Column: For Notre Dame’s Jack Gurevitch, baseball is all fun and games

Jack Gurevitch of Sherman Oaks Notre Dame poses for a photo in the dugout.
Jack Gurevitch of Sherman Oaks Notre Dame High is a top hitter who makes sure he’s having fun every game.
(Eric Sondheimer / Los Angeles Times)

Picture a little kid eating an ice cream cone as it spills onto his face, hands, shirt. Everyone watching is smiling and laughing while enjoying the entertainment. That’s how first baseman Jack Gurevitch plays baseball.

He acts like a kid let loose in a candy store, always enjoying — baseball in this case — and having fun. His personality is contagious and attracts the attention of teammates, opponents and fans.

“I’m a very talkative guy,” said Gurevitch, a senior first baseman and pitcher for Sherman Oaks Notre Dame. “I have a lot of personality and like to express it. My mom, for my whole life, has told me, ‘If you’re not having fun, why are you doing it?’ I always try to make the game fun.”


In four years at Notre Dame, Gurevitch has been the hitter pitchers least want to face.

“When he hits the ball, it sounds differently,” coach Tom Dill said. “If they get two strikes on him, it’s not over. He can hit anything.”

Gurevitch, who has committed to the University of San Diego, has such an outgoing personality that he can have a running conversation with a runner at first. During a three-game series against Studio City Harvard-Westlake in which he hit two home runs, he was talking with assistant coach Junior Brignac, his former youth coach, and Wolverines outfielder Andrew Citron, a former youth teammate.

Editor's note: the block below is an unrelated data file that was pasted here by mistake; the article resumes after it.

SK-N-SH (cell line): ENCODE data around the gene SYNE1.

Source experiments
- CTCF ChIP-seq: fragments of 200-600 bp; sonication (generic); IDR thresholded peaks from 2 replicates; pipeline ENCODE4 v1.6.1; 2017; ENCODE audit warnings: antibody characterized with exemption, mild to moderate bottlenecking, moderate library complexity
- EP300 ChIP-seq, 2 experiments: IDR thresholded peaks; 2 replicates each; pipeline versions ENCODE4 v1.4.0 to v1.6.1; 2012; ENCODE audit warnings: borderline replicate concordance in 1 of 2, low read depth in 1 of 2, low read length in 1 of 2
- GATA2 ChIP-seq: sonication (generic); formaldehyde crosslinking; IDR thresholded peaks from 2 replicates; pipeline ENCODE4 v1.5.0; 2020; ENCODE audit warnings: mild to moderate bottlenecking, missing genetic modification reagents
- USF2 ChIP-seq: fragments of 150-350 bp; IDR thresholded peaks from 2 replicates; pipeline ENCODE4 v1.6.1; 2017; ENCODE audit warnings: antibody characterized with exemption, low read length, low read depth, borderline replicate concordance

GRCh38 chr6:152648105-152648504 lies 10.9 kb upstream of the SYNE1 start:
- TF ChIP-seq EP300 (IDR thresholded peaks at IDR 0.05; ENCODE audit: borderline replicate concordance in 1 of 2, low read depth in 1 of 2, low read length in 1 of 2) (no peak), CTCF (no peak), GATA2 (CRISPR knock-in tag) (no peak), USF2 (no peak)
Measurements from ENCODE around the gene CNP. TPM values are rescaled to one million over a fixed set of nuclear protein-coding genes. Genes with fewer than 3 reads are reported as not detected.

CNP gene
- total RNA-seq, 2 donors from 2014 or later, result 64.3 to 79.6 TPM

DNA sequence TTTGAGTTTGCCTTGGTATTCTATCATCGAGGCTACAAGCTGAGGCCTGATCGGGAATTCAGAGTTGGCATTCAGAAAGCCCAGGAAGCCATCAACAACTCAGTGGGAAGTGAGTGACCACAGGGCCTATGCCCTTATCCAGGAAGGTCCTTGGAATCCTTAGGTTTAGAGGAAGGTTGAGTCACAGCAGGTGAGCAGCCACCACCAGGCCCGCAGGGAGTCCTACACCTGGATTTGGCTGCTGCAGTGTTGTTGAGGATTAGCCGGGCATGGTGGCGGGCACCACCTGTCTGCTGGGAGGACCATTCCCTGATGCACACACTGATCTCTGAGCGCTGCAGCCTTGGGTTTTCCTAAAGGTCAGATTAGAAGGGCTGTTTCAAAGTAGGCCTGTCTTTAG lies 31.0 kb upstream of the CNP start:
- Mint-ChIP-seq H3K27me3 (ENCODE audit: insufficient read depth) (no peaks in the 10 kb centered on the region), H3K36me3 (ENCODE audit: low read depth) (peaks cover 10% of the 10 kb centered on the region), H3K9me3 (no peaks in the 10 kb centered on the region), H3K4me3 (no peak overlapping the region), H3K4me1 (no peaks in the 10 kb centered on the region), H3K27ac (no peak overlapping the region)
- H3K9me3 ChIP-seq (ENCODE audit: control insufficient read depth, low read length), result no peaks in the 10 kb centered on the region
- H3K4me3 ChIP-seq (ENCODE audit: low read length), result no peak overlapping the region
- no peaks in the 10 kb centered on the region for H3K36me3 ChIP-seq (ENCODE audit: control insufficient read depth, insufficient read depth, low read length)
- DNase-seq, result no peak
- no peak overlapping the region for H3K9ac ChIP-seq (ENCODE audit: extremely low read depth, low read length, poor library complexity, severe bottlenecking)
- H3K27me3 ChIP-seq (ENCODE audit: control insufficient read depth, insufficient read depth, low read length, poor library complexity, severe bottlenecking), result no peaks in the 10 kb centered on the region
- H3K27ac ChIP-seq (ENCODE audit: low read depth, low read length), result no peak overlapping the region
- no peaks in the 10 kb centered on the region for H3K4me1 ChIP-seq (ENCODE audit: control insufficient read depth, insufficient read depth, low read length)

“Jack always talks to us,” Citron said. “He’s definitely an outgoing kid.”

While running to first after hitting a ground ball against Harvard-Westlake, Gurevitch tripped over the bag and fell on his face. Fans and players laughed. But they hadn’t seen the funniest moment yet.

Gurevitch suddenly popped up like he was doing a workout in the gym, from his chest, then to his feet. It was a move Dwayne Johnson would have applauded.

“It was very Jack to do that,” Citron said. “Everyone laughed.”

“I fell over and tried to make the situation a little less awkward for me,” Gurevitch said. “I jumped up and tried to get my dugout amped up.”

The reason Gurevitch is appreciated, admired and respected by teammates and opponents alike is his love for baseball.

“It’s a game at the end of the day,” he said. “I always try to remember not to take it too seriously even if it’s my favorite thing in the world.”


Gurevitch’s ability to feel comfortable in the batter’s box no matter how big the moment serves as one example of what can happen when an athlete takes on pressure with a positive attitude.

“My biggest thing as a hitter is trusting my eyes and trusting my hands because I’ve been doing it for so long,” he said. “I feel if you’re not relaxed and you’re too tense, you’re not going to do well. My dad has taught me looseness takes you a long way.”

Gurevitch helped lead Notre Dame to a 20-7-1 record and a share of the Mission League championship with Harvard-Westlake. He batted .389 with 37 hits and 36 RBIs. Two of his three home runs came against the Wolverines.

He may not hit a lot of homers but he sure knows how to celebrate them.

“It gets everyone on the squad going,” he said. “When I come into the dugout, it’s like we all hit one. I don’t think I’ve ever intentionally tried to hit a home run in my life. I’ve been told line drives turn into home runs.”

He wishes for more during the Division 1 playoffs that begin Friday. Notre Dame opens with a home game against Manhattan Beach Mira Costa. Then it will be on to college baseball and perhaps pro ball. Whatever happens, Gurevitch couldn’t be happier.

“It’s the best experience I’ve ever had,” he said. “I’ve had the most fun on a baseball field. These are my friends.”